David M. Schwartz
The amazing, engaging, math exponent
Imagine Earth as a button. I don’t mean you’re going to sew it onto your shirt. But imagine the planet Earth shrunk to the size of a button. (Of course Earth is not flat like a button but we’re giving our shrunken Earth the same diameter as a shirt button.)
Go ahead and draw a circle around a shirt button. Call it “Earth.” Suppose you wanted to draw Jupiter, the largest planet, at the same scale as this micro-Earth. That means you’re going to shrink it to the same fraction of its original size as our button-Earth. What size would little Jupiter be?
One way to find out would be to calculate how many times bigger the real Jupiter is than the real Earth. Earth’s diameter is about 8,000 miles (13,000 kilometers). Jupiter’s is about 88,000 miles (143,000 km). Divide the size of Jupiter by the size of Earth to see that Jupiter is about 11 times bigger.
So, since Jupiter’s diameter is 11 times that of Earth’s, put 11 buttons in a line to show the diameter of Jupiter. Then draw the circle that represents Jupiter. If you don’t have 11 buttons, just look at the picture. Did you think the Earth was a big place? Look at it compared with Jupiter!
But what about the sun? The sun’s diameter is about 865,000 miles (1,400,000 km). That means it’s almost 10 times bigger than Jupiter. Can you find a way to draw a circle 10 times the size of our Jupiter? We’ve drawn part of it for you, on the same scale as our button-sized Earth. On the picture, it’s labeled “our arc.” (An arc is part of a circle.) Looking at the arc, you can imagine the rest of the circle and compare the sun to Jupiter and Earth. A minute ago, you thought Jupiter was big. Now it looks shrimpy compared to the sun!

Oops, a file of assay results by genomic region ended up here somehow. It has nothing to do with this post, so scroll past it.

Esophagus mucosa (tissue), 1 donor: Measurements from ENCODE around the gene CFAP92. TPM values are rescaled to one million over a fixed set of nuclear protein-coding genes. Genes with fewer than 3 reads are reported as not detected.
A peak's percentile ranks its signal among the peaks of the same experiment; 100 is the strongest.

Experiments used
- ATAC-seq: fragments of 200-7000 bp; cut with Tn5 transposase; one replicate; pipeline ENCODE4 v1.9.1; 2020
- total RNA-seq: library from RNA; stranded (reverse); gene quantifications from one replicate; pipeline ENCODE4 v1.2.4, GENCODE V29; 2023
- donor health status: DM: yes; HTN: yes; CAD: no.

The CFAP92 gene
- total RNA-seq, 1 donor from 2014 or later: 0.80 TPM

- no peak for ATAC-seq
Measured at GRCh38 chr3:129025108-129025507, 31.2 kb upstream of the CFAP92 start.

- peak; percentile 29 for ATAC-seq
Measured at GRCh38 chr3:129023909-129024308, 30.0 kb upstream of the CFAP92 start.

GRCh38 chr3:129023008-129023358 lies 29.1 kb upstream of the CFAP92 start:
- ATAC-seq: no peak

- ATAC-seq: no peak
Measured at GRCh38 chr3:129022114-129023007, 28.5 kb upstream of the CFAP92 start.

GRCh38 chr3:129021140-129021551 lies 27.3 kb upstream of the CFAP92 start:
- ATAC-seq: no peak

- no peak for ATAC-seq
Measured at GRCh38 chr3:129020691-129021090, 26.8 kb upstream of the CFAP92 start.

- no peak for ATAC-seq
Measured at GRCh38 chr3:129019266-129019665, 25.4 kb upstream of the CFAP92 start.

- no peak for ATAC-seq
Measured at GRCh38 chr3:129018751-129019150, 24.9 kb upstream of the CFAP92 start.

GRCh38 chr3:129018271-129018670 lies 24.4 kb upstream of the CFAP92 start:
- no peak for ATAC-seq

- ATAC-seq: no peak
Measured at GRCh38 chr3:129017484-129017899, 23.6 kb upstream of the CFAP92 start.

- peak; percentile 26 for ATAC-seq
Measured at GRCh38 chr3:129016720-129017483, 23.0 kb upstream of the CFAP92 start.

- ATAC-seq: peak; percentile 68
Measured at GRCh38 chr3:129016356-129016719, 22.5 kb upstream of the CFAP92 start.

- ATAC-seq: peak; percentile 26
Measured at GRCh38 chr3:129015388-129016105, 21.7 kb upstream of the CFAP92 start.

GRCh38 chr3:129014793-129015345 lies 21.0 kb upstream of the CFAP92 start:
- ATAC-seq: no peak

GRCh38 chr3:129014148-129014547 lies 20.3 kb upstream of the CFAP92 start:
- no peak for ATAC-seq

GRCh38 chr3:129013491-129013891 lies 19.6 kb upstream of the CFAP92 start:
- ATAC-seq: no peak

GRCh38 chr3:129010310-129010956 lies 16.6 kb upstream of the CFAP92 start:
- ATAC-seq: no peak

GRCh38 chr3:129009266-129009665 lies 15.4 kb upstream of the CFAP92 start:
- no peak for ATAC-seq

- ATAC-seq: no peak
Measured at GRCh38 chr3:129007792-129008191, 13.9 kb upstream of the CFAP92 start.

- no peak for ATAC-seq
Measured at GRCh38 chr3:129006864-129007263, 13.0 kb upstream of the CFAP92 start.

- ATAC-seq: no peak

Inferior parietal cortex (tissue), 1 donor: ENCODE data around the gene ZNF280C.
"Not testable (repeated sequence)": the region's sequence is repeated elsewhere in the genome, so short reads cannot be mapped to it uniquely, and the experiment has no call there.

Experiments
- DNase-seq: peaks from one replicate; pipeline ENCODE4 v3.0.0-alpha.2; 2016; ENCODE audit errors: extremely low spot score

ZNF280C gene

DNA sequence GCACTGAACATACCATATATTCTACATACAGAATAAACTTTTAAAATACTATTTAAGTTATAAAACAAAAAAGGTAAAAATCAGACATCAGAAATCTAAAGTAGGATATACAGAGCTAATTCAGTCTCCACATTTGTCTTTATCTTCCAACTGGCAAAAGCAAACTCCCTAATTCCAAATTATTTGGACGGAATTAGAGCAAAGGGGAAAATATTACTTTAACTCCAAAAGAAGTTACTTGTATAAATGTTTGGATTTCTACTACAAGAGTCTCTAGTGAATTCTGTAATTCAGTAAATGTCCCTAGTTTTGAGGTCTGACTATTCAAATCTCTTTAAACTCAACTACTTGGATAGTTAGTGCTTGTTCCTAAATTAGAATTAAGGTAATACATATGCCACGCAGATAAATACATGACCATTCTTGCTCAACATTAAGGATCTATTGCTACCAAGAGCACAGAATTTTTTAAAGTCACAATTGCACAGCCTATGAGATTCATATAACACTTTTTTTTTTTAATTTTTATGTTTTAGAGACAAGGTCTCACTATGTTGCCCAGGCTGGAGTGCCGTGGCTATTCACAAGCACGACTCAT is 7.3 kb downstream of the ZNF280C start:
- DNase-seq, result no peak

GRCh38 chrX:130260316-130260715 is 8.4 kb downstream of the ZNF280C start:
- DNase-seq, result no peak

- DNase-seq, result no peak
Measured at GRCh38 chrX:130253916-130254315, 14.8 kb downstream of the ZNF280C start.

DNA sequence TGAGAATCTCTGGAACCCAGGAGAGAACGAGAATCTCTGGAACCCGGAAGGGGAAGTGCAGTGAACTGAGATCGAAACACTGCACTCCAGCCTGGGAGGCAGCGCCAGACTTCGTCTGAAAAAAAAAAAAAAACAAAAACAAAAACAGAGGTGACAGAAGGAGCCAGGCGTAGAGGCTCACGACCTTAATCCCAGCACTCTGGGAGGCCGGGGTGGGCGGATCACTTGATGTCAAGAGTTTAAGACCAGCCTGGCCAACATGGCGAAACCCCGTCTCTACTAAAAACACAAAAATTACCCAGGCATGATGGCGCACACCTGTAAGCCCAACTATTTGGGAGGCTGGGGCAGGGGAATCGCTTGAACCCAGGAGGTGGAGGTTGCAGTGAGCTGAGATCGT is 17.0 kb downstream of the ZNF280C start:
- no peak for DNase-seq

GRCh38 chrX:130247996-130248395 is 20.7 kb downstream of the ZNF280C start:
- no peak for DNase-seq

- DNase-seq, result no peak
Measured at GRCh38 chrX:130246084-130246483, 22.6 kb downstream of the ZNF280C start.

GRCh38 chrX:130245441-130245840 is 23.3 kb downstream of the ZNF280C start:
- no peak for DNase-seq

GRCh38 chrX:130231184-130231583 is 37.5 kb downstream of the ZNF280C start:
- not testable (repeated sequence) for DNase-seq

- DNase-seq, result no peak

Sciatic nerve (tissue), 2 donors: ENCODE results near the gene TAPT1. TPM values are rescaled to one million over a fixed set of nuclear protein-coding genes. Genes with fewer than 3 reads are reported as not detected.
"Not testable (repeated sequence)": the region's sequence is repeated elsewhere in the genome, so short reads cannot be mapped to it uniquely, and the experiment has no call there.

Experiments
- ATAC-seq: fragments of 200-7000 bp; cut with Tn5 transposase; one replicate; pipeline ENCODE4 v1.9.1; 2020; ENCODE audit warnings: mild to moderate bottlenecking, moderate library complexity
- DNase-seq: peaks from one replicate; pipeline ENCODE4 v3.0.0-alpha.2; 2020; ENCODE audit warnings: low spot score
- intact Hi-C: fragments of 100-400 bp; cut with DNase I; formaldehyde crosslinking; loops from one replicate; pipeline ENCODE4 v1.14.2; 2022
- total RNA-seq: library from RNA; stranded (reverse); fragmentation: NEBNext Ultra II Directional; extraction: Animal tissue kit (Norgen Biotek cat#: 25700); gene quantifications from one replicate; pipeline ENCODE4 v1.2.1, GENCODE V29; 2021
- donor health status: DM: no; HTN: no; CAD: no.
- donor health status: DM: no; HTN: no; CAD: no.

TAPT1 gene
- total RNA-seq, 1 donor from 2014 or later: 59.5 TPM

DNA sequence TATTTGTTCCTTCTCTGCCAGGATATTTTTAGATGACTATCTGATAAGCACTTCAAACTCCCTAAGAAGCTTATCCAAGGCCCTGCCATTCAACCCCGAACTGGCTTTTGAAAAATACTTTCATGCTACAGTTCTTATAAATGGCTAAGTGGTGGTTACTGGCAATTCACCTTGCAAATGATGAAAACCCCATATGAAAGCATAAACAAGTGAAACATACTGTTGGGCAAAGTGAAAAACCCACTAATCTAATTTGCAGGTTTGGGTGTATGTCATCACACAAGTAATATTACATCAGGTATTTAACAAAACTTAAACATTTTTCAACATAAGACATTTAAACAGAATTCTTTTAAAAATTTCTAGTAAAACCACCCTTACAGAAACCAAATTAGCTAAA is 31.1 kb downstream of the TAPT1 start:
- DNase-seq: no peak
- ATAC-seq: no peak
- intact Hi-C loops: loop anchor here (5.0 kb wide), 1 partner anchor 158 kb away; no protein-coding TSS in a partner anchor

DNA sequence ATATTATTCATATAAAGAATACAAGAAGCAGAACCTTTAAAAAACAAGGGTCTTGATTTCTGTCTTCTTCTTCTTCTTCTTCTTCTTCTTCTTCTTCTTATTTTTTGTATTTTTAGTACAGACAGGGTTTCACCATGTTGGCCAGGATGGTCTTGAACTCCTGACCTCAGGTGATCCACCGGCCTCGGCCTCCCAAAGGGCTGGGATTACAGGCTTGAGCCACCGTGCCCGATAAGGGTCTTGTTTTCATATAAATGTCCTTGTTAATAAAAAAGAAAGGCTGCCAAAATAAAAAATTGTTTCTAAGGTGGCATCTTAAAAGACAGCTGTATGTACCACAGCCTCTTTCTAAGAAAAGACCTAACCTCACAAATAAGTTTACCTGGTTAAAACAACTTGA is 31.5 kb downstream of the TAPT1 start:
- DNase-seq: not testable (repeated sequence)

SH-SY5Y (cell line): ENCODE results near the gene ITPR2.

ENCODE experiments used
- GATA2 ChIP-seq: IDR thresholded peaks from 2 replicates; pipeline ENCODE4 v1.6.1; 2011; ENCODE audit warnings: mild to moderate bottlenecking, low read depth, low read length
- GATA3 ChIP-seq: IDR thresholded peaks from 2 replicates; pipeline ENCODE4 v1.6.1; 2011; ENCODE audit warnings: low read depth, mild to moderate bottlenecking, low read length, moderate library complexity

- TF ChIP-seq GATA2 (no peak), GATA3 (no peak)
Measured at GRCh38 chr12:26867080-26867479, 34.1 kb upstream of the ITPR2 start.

But is the sun really gigantic? Do some research to find out the size of a red giant star like the strangely named Betelguese (pronounced “beetle-juice.”) Figure out what it looks like compared to our sun, which is a medium-sized star. You may be amazed at the difference. And you thought the sun was big!
Is anything truly big? Is anything truly small? Or does that depend on what it’s being compared to?
Both images are by Marissa Moss, the illustrator of David M Schwartz's book, G is for Googol.
G is for Googol: A Math Alphabet Book is a wonder-filled romp through the world of mathematics.
For more information, click here.
David Schwartz is a member of iNK's Authors on Call and is available for classroom programs through Field Trip Zoom, a terrific technology that requires only a computer, wifi, and a webcam. Click here to find out more.
Schwartz, David M. "If the Earth Were a Button." Nonfiction Minute, iNK Think
Tank, 16 Jan. 2018, www.nonfictionminute.org/the-nonfiction-minute/
Nonfiction is the new black
The onset of spring, summer, fall, and winter every year is precisely measured, depending on the sun’s position. But there’s no similar astronomical or scientific reason for celebrating New Years on January 1.